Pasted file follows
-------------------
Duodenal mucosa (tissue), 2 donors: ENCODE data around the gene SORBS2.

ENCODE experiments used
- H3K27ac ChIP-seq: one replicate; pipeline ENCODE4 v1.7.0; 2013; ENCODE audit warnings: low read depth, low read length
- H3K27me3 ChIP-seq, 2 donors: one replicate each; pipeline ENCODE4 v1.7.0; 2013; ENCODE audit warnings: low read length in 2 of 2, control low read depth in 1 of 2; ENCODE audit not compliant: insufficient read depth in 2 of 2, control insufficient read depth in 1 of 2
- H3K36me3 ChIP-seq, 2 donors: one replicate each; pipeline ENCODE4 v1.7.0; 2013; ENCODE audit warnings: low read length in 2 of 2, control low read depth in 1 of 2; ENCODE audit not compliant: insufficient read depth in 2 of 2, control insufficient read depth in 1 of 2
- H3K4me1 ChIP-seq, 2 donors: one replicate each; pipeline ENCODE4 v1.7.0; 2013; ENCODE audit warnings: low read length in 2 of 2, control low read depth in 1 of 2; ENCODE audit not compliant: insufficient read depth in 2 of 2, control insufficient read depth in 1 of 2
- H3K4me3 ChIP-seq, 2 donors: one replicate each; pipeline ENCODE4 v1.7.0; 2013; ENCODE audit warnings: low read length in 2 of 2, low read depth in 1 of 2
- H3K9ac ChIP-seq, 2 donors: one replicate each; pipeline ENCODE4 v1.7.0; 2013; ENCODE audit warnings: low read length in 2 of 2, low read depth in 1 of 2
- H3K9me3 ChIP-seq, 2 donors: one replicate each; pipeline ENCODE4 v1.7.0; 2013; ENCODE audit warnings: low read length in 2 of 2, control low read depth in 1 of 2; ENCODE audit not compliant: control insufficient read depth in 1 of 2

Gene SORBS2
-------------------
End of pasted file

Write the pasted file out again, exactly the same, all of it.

Duodenal mucosa (tissue), 2 donors: ENCODE data around the gene SORBS2.

ENCODE experiments used
- H3K27ac ChIP-seq: one replicate; pipeline ENCODE4 v1.7.0; 2013; ENCODE audit warnings: low read depth, low read length
- H3K27me3 ChIP-seq, 2 donors: one replicate each; pipeline ENCODE4 v1.7.0; 2013; ENCODE audit warnings: low read length in 2 of 2, control low read depth in 1 of 2; ENCODE audit not compliant: insufficient read depth in 2 of 2, control insufficient read depth in 1 of 2
- H3K36me3 ChIP-seq, 2 donors: one replicate each; pipeline ENCODE4 v1.7.0; 2013; ENCODE audit warnings: low read length in 2 of 2, control low read depth in 1 of 2; ENCODE audit not compliant: insufficient read depth in 2 of 2, control insufficient read depth in 1 of 2
- H3K4me1 ChIP-seq, 2 donors: one replicate each; pipeline ENCODE4 v1.7.0; 2013; ENCODE audit warnings: low read length in 2 of 2, control low read depth in 1 of 2; ENCODE audit not compliant: insufficient read depth in 2 of 2, control insufficient read depth in 1 of 2
- H3K4me3 ChIP-seq, 2 donors: one replicate each; pipeline ENCODE4 v1.7.0; 2013; ENCODE audit warnings: low read length in 2 of 2, low read depth in 1 of 2
- H3K9ac ChIP-seq, 2 donors: one replicate each; pipeline ENCODE4 v1.7.0; 2013; ENCODE audit warnings: low read length in 2 of 2, low read depth in 1 of 2
- H3K9me3 ChIP-seq, 2 donors: one replicate each; pipeline ENCODE4 v1.7.0; 2013; ENCODE audit warnings: low read length in 2 of 2, control low read depth in 1 of 2; ENCODE audit not compliant: control insufficient read depth in 1 of 2

Gene SORBS2